The Athlete's Toolbox: An Unbeatable Mind

Kyle Flynn

Strength and Conditioning, Kinesiology

The Athlete's Toolbox: An Unbeatable Mind - Fitness, goal setting, goals, mindset, emotions, mental health, adaptation


As a coach and gym owner, my goal is to create clients who are successful athletes. Over the years, however, my definition of “successful” has evolved. Originally, I would deem an athlete successful when he or she could plan for and accomplish a goal. Although goal actualization will always be a definitive characteristic of success, I believe that a truly successful athlete is one that possesses the knowledge to be self-sufficient.



Successful athletes understand basic psychology, exercise science, nutrition, and can work through a majority of their problems on their own. A true coach is always there to provide a structural framework, mastery knowledge, and persistent motivation to refocus them towards their goals, but they possess the core tools of athletic competence.


After watching hundreds of clients over the years, I have come up with eight tools for the competent athlete’s toolbox. These eight tools span several disciplines that are all crucial to an athlete’s successful mental and physical development over their lifespan.


The first principle, covered in this article, tackles the greatest asset an athlete possesses—their mind. Mental fortitude separates successful athletes from their peers. The great athletes and achievers among us have a very similar emotional profile. They are emotionally agile, introspective, and uniquely goal-driven.


The Role of Emotional Agility

The pursuit of your health and wellness goals, also known as training, seldom follows a path of perpetual progress. There are twists and turns, ups and downs, periods of tremendous progress, and spells of barren backslides. Training, like life, is not linear, and the down times will throw serious demons your way. Recognizing and understanding how to react in times of strife and struggle is paramount for a successful athlete. The skill of learning how to react to negative emotions and challenges is called emotional agility.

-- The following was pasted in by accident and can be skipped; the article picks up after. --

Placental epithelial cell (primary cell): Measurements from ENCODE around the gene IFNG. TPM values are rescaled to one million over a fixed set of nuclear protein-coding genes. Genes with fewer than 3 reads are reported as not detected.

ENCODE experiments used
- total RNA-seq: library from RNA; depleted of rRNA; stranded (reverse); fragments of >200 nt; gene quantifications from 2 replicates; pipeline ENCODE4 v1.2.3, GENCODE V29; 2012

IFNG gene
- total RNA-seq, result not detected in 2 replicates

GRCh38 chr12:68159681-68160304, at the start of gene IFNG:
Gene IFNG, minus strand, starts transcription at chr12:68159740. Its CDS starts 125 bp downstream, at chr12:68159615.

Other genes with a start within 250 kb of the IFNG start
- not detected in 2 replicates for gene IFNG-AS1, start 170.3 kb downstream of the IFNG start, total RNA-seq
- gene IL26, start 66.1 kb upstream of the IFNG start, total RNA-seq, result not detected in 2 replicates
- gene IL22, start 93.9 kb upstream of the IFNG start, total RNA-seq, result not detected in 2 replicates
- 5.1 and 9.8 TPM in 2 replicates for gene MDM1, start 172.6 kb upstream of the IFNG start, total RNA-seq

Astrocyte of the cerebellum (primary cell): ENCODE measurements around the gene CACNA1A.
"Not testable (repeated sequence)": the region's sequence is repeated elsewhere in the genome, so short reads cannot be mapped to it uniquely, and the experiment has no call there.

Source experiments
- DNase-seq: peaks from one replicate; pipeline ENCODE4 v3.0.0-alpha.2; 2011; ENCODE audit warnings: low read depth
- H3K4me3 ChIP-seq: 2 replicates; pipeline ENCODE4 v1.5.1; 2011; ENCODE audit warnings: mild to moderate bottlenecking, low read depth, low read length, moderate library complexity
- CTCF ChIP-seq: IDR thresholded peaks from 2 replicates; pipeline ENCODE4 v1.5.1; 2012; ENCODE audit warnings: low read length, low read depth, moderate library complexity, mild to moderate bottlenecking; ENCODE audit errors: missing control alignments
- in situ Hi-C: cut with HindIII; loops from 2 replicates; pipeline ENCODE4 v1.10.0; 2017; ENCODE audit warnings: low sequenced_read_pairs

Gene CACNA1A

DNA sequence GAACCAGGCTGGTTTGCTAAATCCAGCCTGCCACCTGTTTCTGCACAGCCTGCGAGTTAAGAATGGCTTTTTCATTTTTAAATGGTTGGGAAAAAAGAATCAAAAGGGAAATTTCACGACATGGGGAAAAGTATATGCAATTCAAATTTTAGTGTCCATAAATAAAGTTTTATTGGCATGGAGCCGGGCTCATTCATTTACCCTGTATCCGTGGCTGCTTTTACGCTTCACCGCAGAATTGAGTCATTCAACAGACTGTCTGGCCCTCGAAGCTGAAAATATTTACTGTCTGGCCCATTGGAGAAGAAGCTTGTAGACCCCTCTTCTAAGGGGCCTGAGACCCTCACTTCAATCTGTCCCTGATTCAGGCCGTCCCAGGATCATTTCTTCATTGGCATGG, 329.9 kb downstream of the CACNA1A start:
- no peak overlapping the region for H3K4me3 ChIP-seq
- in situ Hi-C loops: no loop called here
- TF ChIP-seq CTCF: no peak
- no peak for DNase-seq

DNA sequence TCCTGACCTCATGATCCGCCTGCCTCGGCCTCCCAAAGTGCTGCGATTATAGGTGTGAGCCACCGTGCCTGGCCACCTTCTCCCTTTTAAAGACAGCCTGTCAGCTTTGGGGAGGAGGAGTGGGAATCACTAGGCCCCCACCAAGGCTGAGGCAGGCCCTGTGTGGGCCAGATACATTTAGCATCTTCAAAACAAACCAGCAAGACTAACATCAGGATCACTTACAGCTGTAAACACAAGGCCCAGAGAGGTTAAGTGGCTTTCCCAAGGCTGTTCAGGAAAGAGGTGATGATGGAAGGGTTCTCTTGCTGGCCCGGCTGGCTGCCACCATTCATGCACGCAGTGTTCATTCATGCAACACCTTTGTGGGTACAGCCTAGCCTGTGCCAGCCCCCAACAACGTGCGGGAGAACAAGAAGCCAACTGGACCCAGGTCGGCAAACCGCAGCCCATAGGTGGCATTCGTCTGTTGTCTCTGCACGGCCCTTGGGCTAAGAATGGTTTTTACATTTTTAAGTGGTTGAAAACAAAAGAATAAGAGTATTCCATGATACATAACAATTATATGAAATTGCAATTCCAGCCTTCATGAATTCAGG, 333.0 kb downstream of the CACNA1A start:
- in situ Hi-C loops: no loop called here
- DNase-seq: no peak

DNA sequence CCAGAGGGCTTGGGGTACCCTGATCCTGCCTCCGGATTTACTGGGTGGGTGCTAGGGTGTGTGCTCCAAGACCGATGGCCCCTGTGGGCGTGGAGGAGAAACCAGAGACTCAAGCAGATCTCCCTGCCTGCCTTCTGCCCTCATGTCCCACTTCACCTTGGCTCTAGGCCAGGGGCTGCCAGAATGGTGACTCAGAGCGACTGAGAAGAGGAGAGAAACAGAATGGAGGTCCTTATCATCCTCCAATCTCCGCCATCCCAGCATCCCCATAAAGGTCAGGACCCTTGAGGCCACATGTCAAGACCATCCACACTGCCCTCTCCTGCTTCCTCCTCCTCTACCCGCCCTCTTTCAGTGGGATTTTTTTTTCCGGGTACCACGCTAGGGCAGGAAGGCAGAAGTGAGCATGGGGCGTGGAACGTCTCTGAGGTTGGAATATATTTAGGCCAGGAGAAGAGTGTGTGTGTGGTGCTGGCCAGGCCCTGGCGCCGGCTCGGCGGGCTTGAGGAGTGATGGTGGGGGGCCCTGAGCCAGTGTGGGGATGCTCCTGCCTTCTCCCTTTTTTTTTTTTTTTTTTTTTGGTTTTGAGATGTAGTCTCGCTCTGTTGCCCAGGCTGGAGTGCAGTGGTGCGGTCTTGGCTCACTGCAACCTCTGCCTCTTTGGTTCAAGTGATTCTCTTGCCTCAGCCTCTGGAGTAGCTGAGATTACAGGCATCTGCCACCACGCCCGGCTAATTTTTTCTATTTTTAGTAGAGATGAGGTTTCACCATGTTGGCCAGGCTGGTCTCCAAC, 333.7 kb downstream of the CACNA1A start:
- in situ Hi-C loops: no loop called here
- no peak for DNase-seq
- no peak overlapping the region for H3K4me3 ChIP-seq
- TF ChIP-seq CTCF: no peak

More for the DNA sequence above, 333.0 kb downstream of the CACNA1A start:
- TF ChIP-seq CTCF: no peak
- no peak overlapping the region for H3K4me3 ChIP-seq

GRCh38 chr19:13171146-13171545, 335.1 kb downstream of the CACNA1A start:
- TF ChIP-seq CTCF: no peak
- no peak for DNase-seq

Emotional agility teaches us to treat emotions as data points, not as right or wrong. Your brain uses negative emotions the same way your body uses pain, to alert you that something is wrong (or right). If we do not know how to process and respond to negative emotions then they will begin to grab hold and manifest themselves in our actions. Left unchecked, negative emotions begin to drive our actions in a way that detaches us away from our values. We must develop emotional agility to help us overcome this pattern. Learning how to identify and accept unpleasant situations that arise during training can help you break the emotional patterns that are holding you back.


This skill becomes even more critical in today’s age of social media. We are constantly bombarded by other athletes’ successes every hour of every day. It’s easy to begin thinking that everyone else is leaving you in the dust while you struggle day in and day out. Although we may logically know that this cannot be the case, it does not stop the negative emotions from pouring in over us. We are helpless if we do not know how to respond to these suffocating feelings of inadequacy and failure.


How Is Emotional Agility Developed?

The solution is simple, but the application will be a practice in the art of trial and error. The first big step is simply being aware that negative circumstances and emotions will present themselves and it is okay to feel a certain way. Emotional awareness will develop into the agility to then react and respond to any emotion or circumstance. Once we become emotionally aware, true emotional agility stems from having a plan of attack when confronted by a negative scenario. Honestly ask yourself:


  • Am I emotionally agile?
  • How easily am I your dissuaded from your goals?


Does a disappointing weigh-in often lead to an all-day binge or possibly falling all the way off the dietary wagon? What plan can you enact instead to combat this cycle?